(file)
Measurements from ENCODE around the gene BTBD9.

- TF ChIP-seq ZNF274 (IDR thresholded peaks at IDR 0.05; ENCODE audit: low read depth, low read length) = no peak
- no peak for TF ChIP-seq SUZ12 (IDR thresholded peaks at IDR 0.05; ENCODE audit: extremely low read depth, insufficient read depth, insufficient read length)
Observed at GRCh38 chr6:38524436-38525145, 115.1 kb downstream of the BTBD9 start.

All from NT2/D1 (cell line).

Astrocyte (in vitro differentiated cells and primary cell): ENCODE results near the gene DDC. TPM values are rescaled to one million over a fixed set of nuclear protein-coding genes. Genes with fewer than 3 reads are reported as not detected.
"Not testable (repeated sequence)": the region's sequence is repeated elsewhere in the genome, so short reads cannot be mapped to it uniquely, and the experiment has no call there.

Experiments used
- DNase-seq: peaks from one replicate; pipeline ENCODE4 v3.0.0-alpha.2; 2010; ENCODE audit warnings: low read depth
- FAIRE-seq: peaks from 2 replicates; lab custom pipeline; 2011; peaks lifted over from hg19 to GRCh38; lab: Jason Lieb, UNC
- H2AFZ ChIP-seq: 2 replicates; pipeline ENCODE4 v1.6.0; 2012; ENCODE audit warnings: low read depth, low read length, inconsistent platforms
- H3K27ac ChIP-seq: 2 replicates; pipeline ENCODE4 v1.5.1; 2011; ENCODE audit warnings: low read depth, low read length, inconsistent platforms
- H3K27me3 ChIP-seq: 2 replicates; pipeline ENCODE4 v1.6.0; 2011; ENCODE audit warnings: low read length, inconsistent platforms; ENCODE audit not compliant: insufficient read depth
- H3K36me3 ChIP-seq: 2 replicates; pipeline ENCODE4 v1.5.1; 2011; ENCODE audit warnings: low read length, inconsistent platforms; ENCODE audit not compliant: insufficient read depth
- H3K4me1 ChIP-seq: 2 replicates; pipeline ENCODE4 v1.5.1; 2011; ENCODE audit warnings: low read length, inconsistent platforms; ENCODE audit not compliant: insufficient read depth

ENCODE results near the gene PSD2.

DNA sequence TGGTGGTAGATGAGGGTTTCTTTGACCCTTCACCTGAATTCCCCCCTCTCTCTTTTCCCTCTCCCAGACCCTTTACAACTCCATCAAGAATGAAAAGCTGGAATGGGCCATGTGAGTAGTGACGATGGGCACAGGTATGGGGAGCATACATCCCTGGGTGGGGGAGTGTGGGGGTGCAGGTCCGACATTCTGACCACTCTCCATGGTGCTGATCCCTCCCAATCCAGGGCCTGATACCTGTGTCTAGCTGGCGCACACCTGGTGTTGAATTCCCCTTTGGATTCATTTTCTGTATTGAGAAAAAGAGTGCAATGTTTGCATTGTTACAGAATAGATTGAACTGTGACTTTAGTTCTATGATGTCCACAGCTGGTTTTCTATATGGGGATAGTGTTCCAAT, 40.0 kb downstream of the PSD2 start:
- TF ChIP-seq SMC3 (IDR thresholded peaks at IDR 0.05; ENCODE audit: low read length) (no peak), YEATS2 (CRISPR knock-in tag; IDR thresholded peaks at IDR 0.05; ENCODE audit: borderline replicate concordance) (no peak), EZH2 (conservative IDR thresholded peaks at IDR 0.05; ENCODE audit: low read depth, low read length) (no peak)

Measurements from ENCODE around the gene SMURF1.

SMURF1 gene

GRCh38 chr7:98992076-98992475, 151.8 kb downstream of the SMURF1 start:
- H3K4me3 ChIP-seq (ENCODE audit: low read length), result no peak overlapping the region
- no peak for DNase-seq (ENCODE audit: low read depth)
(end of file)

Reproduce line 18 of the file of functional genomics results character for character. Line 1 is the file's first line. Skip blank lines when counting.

- TF ChIP-seq SMC3 (IDR thresholded peaks at IDR 0.05; ENCODE audit: low read length) (no peak), YEATS2 (CRISPR knock-in tag; IDR thresholded peaks at IDR 0.05; ENCODE audit: borderline replicate concordance) (no peak), EZH2 (conservative IDR thresholded peaks at IDR 0.05; ENCODE audit: low read depth, low read length) (no peak)